67. 67. Presence shared example in action describe PizzaController do describe "#show" do subject { -> { get :show, id: pizza, format: format } } let(:pizza) { pizzas(:pepperoni) } it_should_behave_like "an action that requires", :pizza end end
  68. 68. Response
  69. 69. Response shared example shared_examples_for "an action that returns" do |*acceptable_formats| acceptable_formats.each do |acceptable_format| context "expecting a response in #{acceptable_format} format" do let(:format) { acceptable_format } it { should_not respond_with_status(:not_acceptable) } end end (%i(html js json xml csv) - acceptable_formats.collect(&:to_sym)).each do |unacceptable_format| context "expecting a response in #{unacceptable_format} format" do let(:format) { unacceptable_format } it { should respond_with_status(:not_acceptable) } end end end
  70. 70. Response shared example in action describe CommentsController do let(:current_user) { users(:claude) } let(:blog_post) { blog_posts(:top_ten_pizzas) } let(:format) { :html } before { sign_in :user, current_user } describe "#show" do subject { -> { get :show, id: comment, format: format } } let(:comment) { blog_post.comments.first } it_should_behave_like "an action that returns", :html end describe "#create" do subject { -> { post :create, blog_post_id: blog_post, comment: params, format: format } } let(:params) { { body: "What a great post. I loved the part about shared examples." } } it_should_behave_like "an action that returns", :html, :json end end
  71. 71. Your test is like a check list
  72. 72. But what about… Likes/Bookmarks/Ratings Bulk creates Merging records Actions that touch several models
  73. 73. “Skinny controller, fat model” Ever since I began Rails work people have been saying this
  74. 74. 5/6 projects suffer from bloated controllers
  75. 75. ActiveModel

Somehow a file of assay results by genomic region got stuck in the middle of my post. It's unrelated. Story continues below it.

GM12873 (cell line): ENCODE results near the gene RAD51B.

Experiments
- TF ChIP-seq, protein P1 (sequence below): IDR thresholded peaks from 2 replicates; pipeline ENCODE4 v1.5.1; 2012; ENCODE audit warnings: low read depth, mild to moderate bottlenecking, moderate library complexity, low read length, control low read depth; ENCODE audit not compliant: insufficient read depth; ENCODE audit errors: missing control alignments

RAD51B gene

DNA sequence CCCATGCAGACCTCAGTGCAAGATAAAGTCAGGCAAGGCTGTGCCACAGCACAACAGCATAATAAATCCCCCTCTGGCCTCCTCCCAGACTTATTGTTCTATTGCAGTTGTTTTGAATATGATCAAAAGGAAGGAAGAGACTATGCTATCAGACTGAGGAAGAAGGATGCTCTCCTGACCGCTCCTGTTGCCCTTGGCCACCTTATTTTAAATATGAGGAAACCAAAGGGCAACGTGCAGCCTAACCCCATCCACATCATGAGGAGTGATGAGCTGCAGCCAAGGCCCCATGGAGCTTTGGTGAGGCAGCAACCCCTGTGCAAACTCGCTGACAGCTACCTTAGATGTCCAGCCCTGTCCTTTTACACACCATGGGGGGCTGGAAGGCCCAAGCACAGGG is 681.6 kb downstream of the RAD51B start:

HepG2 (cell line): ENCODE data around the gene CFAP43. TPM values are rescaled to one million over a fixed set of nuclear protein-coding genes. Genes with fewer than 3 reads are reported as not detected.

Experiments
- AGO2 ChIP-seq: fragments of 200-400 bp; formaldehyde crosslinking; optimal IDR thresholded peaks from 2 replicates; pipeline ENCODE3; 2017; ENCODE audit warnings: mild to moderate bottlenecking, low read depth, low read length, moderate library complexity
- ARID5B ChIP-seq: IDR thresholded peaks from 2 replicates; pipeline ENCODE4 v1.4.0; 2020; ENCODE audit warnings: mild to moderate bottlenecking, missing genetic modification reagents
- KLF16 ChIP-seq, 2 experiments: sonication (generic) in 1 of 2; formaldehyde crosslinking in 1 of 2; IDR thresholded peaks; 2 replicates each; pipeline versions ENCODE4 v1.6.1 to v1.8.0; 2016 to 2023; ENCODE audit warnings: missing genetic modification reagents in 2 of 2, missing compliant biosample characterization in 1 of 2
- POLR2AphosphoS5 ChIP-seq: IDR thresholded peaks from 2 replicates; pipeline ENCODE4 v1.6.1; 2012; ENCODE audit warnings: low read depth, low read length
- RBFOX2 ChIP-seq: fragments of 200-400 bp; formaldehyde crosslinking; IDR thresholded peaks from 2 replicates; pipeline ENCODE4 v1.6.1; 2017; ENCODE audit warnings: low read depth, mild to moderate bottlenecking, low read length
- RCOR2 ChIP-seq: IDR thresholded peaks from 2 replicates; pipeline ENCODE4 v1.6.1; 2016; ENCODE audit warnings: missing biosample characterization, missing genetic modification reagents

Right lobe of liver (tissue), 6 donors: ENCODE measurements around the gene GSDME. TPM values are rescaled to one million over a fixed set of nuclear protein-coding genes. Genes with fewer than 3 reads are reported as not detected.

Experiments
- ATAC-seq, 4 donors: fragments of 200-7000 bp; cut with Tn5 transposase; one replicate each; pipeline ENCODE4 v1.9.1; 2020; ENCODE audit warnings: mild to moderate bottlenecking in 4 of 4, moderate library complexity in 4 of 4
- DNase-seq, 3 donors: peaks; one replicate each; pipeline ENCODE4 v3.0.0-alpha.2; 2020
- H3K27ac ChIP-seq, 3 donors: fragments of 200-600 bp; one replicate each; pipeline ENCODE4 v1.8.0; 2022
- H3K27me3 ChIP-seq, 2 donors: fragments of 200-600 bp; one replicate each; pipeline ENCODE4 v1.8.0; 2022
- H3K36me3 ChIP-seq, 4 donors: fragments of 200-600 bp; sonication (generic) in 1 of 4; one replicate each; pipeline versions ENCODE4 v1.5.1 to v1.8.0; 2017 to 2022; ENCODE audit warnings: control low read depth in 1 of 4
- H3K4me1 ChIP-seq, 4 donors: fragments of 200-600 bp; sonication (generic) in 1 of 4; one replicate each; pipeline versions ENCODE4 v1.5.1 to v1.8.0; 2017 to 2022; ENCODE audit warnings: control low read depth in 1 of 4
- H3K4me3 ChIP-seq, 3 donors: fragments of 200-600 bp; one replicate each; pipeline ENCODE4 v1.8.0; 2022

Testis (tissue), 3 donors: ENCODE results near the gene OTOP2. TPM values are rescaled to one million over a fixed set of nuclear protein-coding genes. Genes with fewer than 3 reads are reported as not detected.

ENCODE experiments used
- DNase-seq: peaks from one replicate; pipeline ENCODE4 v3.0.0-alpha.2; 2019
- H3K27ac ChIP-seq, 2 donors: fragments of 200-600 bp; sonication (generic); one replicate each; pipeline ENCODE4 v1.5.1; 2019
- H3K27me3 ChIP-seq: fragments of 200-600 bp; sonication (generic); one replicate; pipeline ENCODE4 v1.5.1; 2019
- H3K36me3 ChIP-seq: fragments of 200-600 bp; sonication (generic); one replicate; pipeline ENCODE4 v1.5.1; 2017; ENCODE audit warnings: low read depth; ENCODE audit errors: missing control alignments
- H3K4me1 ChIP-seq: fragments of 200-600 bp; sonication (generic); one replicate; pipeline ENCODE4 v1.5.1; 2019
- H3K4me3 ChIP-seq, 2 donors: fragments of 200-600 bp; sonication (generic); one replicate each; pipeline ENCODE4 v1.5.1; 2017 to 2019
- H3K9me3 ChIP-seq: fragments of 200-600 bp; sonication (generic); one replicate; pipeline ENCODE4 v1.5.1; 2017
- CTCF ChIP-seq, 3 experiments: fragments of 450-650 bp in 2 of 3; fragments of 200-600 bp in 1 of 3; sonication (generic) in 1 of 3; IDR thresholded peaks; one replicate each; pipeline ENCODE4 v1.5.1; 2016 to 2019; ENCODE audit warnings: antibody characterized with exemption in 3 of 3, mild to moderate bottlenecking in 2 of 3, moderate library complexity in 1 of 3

76. 76. Use it!
  77. 77. There is no resource too small
  78. 78. Models are cheap, especially ones not tied to the DB
  79. 79. An illustrative example
  80. 80. Password Reset Client wanted to overhaul a legacy password reset workflow
  81. 81. Suspend your dis-belief, they are not using Devise yet
  82. 82. Too simple to break out into a model?
  83. 83. Requirements always change “Ah but wait, we want to tell users if they put in their e-mail wrong.”
  84. 84. Of course requirements change again “If the user is locked out of their account, we shouldn’t send a password reset.”
  85. 85. Suddenly, a fat controller
  86. 86. ActiveModel makes it simple
  87. 87. Think nouns (resources), not verbs
  88. 88. HTTP gives you all the verbs you need
  89. 89. Footwork No gem! This will vary from project to project Figure out how your project will handle these situations
  90. 90. Habbits
  91. 91. Hence the controller checklist
  92. 92. The rewards are great!
  93. 93. Easier to test
  94. 94. Drives good design
  95. 95. Keep controllers simple
  96. 96. Logic goes in models where it belongs
  97. 97. No confusion about where things go (bulk creates, likes, etc)
  98. 98. Uniform controllers == less dev time
  99. 99. Thanks! Get in touch! Jonathan Mukai-Heidt Groundwork @johnnymukai johnny@buildgroundwork.co m